In a previous study, the intracellular uptake of particles was significantly different in serum-free and serum-containing media because of proteins, e.g., complement and albumin in serum [25, 26]. To examine intracellular uptake of EXO and cit-EXO for phagocytic cells comparatively, samples were treated with two types of cell, dendritic cells (DC2.4 cell) and macrophages (RAW264.7 cell), in serum-free media. Figure 3a shows that the extents of intracellular uptake of EXO and cit-EXO for RAW264.7 cells and DC2.4 cells were similar. To investigate the effects of serum proteins for intracellular uptake of EXO and cit-EXO, samples were also treated with two types of phagocytic cells in serum-containing media (Fig. 3b). Over all, the extents of internalized particles were significantly lower in the presence of serum proteins than those in the absence of serum protein for both RAW264.7 cells and DC2.4 cells. Interestingly, cit-EXOs showed significantly improved intracellular uptake for RAW264.7 cells compared with EXOs. The relative fluorescence intensities of EXO and cit-EXO (citraconic anhydride/EXO amine = molar ratio of 0.5) were 5.5 ± 0.4 and 8.4 ± 1.0 (× 108), respectively. However, the extents of intracellular fluorescence intensity for DC2.4 cells were similar after treatment with EXO and cit-EXOs. DC2.4 cells showed significantly poor particle uptake compared with RAW264.7 cells. In previous studies, surface charges of micro-/nano-particles determined types of surface corona protein, which affect intracellular uptake of particles in macrophages [27, 28]. In addition, negatively charged nanoparticles with a size of over 100 nm exhibited superior intracellular uptake into macrophages compared with positively charged or slightly negative nanoparticles due to different corona protein e.g., complement C [29, 30]. In this study, nanosized and negatively charged cit-EXO with a size of approximately 50 nm showed higher intracellular uptake than EXOs with less negative charge. Previously, it was reported that not dendritic cells but macrophages express several complement C receptors, which could facilitate the phagocytic uptake of particles for macrophages [31, 32]. Accordingly, it is likely that serum proteins, e.g., complement C, might provide improved intracellular uptake of highly negatively charged cit-EXO compared with EXO. Citraconic anhydride has been used for reversible modification of amine groups because of the easy reversibility of the amide bond [33]. It is considered that cit-EXO could readily reverse the surface charge for an acidic phagosome after intracellular uptake and following biological pathways similar to EXO.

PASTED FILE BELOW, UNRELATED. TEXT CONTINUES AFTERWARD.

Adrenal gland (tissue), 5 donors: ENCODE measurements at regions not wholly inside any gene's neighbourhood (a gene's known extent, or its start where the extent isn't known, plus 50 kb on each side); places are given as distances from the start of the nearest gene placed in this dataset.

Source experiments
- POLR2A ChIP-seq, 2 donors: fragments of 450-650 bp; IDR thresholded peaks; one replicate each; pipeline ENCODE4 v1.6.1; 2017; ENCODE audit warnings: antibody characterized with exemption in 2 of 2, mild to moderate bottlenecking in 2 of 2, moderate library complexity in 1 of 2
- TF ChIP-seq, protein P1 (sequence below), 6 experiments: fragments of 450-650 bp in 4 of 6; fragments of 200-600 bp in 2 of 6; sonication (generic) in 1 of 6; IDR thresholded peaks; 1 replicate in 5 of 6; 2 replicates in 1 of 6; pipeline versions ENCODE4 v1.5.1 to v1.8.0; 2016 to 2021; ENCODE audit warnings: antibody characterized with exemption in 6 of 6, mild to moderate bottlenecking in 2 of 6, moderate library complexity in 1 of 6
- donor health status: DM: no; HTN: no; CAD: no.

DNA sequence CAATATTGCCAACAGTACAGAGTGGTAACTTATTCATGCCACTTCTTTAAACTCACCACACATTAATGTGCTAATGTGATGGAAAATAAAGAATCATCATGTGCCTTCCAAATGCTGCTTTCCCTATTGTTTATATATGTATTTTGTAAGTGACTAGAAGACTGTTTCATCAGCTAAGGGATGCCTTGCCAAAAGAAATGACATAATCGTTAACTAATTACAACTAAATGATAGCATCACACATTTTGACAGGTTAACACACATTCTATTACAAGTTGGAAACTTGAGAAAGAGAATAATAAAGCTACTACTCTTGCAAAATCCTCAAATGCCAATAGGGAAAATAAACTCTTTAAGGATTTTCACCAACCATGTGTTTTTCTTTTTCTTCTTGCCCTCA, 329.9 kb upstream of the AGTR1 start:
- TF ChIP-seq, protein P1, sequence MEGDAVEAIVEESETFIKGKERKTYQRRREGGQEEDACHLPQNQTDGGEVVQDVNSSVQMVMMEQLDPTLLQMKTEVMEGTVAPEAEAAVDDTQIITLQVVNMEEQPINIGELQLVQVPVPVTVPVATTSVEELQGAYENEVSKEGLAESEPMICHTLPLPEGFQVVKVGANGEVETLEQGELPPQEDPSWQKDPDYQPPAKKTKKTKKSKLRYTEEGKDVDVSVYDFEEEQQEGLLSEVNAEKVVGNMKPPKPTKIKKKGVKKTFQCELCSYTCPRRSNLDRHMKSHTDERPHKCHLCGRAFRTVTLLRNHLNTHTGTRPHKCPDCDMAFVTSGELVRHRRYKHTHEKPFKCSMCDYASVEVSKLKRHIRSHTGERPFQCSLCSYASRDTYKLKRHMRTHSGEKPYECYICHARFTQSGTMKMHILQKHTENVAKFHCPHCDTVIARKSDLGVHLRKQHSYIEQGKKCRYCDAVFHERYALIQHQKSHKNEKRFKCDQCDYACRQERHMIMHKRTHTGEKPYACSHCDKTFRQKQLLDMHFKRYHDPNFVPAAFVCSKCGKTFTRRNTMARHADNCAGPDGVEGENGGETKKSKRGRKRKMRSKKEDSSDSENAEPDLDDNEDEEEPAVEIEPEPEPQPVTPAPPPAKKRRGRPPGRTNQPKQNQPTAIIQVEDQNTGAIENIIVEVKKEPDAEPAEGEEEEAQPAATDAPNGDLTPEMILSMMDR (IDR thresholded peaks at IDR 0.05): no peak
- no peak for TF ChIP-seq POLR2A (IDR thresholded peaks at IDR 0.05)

Fig. 3
figure3

Intracellular uptake of ICG incorporated EXOs and cit-EXOs a in serum-free media and b in serum-containing media for RAW264.7 cells and for DC2.4 cells. **p < 0.01. ns not siginificant

In this study, the surface charge of EXO was easily modified by citraconylation. The prepared cit-EXO exhibited a significantly reduced surface charge down to − 50 mV to EXO despite similar hydrodynamic size. Although EXO and cit-EXO showed similar intracellular uptake in the absence of serum, cit-EXO exhibited superior intracellular uptake to that of RAW264.7 cells in the presence of serum proteins. However, there were no significant differences in the intracellular uptake of EXO and cit-EXO for DC2.4 cells. It is expected that the citraconylated EXOs with protein coronas including complement C might be favorably delivered to RAW264.7 cells in serum media, compared to EXOs. Probably due to high expression of surface receptors e.g. complement C receptors onto RAW264.7 cells, RAW264.7 cells showed higher uptake of cit-EXO than DC2.4 cells. Simple surface modification onto EXOs via citraconylation improved the delivery of nanosized EXO (~ 50 nm) into macrophages, which could be harnessed as a promising strategy for the development of carriers for targeted macrophage delivery.

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Authors’ contributions

YK carried out experiments. YK and HM designed all of the experiments and drafted the manuscript. Both authors read and approved the final manuscript.

Acknowledgements

This study was supported by the Grants (NRF-2014R1A2A1A11049772 and NRF-2017R1A2B4001964) from the National Research Foundation funded by the Ministry of Education, Science and Technology.

Competing interests

The authors declare that they have no competing interests.

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Correspondence to Hyejung Mok.

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Keywords

  • Macrophage
  • Exosome
  • Citraconic anhydride
  • Surface charge
  • Intracellular uptake